==14539== at 0x12A4FA: addstr_escape.constprop.1 (in /usr/local/bin/dialogc)
==14539== by 0x12AE3D: emit_blorb (in /usr/local/bin/dialogc)
==14539== by 0x129FF1: backend_z (in /usr/local/bin/dialogc)
==14539== by 0x10D487: main (in /usr/local/bin/dialogc)
==14539== If you believe this happened as a result of a stack
==14539== overflow in your program's main thread (unlikely but
==14539== possible), you can try to increase the size of the
==14539== main thread stack using the --main-stacksize= flag.
==14539== The main thread stack size used in this run was 8388608.
==14539==
==14539== HEAP SUMMARY:
==14539== in use at exit: 613,930 bytes in 657 blocks
==14539== total heap usage: 1,170 allocs, 513 frees, 1,450,866 bytes allocated
==14539==
==14539== LEAK SUMMARY:
==14539== definitely lost: 7,600 bytes in 50 blocks
==14539== indirectly lost: 206,966 bytes in 102 blocks
==14539== possibly lost: 0 bytes in 0 blocks
==14539== still reachable: 399,364 bytes in 505 blocks
==14539== suppressed: 0 bytes in 0 blocks
==14539== Rerun with --leak-check=full to see details of leaked memory
==14539==
==14539== For counts of detected and suppressed errors, rerun with: -v
==14539== ERROR SUMMARY: 1 errors from 1 contexts (suppressed: 0 from 0)
Segmentation fault (core dumped)
Anonymous
Mon 16-Sep-2019 13:57
This seems to be linked to the (default) zblorb format. The others work fine.
lft
Linus Åkesson
Wed 18-Sep-2019 12:44
I just tried a hello world example and segfaulted the compiler (Dialog, release 0h/02, library 0.30, prebuilt for Linux x64)

Thanks for reporting it!

This appears to happen for small input (i.e. without the standard library), in combination with the zblorb format. I'll fix it tonight. Meanwhile, either switch to the z8 format or include the standard library.
lft
Linus Åkesson
Thu 19-Sep-2019 08:01
I just tried a hello world example and segfaulted the compiler (Dialog, release 0h/02, library 0.30, prebuilt for Linux x64)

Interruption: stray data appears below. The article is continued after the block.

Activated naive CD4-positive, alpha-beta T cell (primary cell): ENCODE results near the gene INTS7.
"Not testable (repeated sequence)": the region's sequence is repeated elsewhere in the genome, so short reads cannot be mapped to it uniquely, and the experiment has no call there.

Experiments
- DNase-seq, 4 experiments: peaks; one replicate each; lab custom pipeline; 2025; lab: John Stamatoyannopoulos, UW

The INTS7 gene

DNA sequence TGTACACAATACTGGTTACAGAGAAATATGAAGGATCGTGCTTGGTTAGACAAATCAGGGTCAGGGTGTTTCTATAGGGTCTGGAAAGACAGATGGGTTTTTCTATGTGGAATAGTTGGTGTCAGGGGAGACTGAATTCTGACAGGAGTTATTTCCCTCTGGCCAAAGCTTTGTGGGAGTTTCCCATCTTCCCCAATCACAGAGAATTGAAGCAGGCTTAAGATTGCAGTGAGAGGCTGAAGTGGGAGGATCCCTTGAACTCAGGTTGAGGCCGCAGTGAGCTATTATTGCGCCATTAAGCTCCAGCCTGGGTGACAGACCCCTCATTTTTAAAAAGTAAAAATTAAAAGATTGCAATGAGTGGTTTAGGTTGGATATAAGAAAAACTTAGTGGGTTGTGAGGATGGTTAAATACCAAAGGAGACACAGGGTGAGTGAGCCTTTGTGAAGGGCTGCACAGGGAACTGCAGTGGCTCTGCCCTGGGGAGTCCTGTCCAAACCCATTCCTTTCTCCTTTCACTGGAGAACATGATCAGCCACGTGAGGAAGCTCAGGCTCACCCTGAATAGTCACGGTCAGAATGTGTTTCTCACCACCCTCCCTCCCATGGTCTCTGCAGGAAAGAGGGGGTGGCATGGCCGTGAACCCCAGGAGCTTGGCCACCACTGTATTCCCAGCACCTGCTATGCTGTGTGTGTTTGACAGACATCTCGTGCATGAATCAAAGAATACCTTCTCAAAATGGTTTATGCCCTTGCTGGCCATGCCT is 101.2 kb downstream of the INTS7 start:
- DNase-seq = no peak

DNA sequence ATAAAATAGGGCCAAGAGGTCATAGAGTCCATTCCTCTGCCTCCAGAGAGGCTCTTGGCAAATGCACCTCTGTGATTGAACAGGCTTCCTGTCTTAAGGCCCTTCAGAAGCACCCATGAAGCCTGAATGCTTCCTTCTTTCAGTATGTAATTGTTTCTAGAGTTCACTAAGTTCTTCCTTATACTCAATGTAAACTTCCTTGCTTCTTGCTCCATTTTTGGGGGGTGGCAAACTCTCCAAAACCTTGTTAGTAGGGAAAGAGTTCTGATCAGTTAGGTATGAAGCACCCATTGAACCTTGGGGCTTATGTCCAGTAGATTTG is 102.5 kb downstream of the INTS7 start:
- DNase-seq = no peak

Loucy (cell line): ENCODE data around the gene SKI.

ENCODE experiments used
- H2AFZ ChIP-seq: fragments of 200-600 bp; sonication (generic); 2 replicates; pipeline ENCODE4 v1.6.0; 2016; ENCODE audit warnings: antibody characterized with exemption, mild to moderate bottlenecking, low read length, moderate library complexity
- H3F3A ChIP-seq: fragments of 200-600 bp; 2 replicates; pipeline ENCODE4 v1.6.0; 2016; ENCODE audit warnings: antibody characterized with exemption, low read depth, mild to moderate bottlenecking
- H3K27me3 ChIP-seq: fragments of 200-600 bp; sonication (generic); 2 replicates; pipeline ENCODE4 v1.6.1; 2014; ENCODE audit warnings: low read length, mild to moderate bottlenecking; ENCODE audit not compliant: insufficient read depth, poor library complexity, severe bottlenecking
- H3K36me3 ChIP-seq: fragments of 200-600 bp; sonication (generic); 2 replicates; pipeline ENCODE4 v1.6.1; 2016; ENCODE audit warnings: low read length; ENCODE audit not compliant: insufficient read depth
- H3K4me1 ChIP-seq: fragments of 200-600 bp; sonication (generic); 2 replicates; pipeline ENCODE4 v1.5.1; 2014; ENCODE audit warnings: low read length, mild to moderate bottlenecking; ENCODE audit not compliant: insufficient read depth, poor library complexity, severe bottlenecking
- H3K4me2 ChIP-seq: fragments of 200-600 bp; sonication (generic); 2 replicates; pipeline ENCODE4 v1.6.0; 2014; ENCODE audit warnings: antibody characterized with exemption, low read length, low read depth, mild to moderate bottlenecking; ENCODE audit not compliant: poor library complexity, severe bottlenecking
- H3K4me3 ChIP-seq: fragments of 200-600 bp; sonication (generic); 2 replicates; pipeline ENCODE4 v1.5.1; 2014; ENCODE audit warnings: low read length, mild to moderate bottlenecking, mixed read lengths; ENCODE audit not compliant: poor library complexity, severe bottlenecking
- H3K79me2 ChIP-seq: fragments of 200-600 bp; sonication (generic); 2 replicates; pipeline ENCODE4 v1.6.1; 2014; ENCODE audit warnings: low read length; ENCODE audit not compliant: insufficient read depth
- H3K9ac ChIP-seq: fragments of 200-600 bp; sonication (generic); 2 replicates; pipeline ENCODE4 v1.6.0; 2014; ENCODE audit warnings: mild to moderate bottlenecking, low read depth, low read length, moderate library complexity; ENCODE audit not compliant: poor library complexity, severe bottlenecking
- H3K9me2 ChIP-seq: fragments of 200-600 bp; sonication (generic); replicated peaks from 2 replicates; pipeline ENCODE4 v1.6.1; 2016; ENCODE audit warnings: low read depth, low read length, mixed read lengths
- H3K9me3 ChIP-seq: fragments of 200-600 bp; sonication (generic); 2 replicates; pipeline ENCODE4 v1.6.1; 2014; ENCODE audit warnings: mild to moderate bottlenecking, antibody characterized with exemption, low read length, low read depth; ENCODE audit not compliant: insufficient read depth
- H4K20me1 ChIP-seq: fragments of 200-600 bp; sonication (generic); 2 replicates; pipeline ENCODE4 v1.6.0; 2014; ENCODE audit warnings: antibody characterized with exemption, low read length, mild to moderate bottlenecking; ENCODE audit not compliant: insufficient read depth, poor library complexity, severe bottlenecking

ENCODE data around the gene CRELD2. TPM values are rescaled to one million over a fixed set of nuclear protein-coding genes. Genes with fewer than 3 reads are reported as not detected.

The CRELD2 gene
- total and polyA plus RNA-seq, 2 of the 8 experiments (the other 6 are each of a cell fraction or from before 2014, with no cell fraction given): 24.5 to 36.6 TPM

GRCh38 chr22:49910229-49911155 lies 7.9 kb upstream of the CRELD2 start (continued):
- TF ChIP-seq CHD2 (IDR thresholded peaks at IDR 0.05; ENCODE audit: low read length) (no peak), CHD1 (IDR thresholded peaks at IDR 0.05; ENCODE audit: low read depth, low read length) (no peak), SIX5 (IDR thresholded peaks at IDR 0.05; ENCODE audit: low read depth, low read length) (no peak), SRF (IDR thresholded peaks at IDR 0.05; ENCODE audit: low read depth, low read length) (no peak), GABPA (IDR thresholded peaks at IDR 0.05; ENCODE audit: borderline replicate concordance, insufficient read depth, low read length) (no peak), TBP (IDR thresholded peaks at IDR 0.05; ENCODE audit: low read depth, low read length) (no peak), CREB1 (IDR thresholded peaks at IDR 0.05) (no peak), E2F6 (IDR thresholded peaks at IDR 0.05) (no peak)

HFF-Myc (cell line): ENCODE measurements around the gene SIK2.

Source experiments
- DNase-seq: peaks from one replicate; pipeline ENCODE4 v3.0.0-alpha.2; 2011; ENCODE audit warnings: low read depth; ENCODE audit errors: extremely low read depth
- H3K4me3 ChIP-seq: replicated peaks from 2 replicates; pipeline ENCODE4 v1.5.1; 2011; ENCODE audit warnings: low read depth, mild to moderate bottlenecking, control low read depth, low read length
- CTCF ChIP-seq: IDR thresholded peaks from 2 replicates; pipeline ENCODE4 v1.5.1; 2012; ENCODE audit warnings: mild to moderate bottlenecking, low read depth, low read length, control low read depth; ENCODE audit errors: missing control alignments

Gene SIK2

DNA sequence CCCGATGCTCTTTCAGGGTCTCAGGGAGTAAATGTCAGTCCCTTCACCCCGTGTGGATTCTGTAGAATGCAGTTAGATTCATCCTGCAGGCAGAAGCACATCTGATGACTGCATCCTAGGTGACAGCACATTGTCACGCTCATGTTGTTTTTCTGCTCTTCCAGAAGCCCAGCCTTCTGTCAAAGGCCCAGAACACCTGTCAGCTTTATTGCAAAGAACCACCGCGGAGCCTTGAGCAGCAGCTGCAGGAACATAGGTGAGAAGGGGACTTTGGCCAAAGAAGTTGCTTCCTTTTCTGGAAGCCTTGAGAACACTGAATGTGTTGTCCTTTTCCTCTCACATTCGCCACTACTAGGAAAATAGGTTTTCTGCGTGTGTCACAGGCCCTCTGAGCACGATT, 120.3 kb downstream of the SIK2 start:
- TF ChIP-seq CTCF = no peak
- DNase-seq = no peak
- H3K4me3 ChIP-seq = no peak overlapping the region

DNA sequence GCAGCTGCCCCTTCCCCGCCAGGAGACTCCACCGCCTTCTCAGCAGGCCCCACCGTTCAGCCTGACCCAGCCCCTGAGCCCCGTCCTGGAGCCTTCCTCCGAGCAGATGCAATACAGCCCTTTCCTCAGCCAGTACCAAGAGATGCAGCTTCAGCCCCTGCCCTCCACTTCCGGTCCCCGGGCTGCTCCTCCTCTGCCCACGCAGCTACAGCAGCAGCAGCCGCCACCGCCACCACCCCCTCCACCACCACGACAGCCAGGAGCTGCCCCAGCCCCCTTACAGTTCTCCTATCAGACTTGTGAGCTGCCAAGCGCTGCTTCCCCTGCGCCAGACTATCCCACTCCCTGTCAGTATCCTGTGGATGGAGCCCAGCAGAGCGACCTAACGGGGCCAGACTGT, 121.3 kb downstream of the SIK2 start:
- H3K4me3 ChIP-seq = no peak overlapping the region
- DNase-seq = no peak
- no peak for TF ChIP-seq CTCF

This is now fixed in 0h/03.
Anonymous
Mon 23-Sep-2019 14:13
Using dialogc-0h03:

The following program crashes the compiler, regardless of the output format. It works on version 0d02.

(program entry point)
(now) ~($ has parent $)

Error messages:
backend_z.c:2010: generate_code: Assertion `ci->oper[0].value != DYN_HASPARENT' failed.
and
backend_aa.c:1350: compile_routines: Assertion `ci->oper[0].value != DYN_HASPARENT' failed.

--------------------------------------------------------

The following three programs crash the compiler when compiling for the Aa-machine but work fine on the Z-machine:

(program entry point)
(#a = $X)

Error message:
backend_aa.c:752: encode_dest: Assertion `0' failed.

--------------------------------------------------------

Note: I have been unable to minimize this program further because removing any line will cause the crash to disappear.

(program entry point)
($x = 3)
($y = 3)
($ = $)
([#a #b] = [#a #b])
([#a #b] = [#b #a])
([1 [@a] 3] = [1 [@a] 3])
([1 [@a #b] 3] = [2 [@a #b] 3])
([1 [@a #b] 3] = [1 [@a #b] 3])
([1 2 3 4] = [$a $b $c $d])

Error message:
backend_aa.c:3151: opersize: Assertion `aao.value <= 0x3f' failed.

--------------------------------------------------------

And a similar program, also as simplified as possible:

(program entry point)
($x = 3)
($y = 3)
($ = $)
([#a] = [])
([#a #b] = [#a #b])
([#a #b] = [#b #a])
([1 [#a #b] 3] = [1 [#a #b] 3])
([1 [#a #b] 3] = [2 [#a #b] 3])
([1 [#a #b] 3] = [1 [#a #b] 3])
([1 [#a #b] 3] = [1 [#a] 3])

Error message:
backend_aa.c:3151: opersize: Assertion `aao.value <= 0x3f' failed.
lft
Linus Åkesson
Mon 23-Sep-2019 23:36
Thanks! I'll look into these. The first two are corner cases that I hadn't thought of; they should be easy to fix.

The last two happen because the compiler is running out of registers for holding temporary values. Fixing this involves a more substantial implementation effort that I've been putting off. But it needs to be done, of course.
Anonymous
Sat 5-Oct-2019 02:31
Any chance of linking to the source repo, to accept patches. I've found a couple of nits in the documentation I could fix.
Anonymous
Fri 11-Oct-2019 03:39
Is there a GitHub project for this? I noticed a couple of tiny documentation bugs that I would submit a PR for.

Also, what's the trajectory here: do you know what "feature complete" looks like, and what's the journey there look like?

I've been dabbling in IF for quite some time; As a coder (I work in Clojure) I prefer the Dialog syntax over Inform (as nifty as Inform7 can be).

Also your forums are broken; database error, can't register.

HLS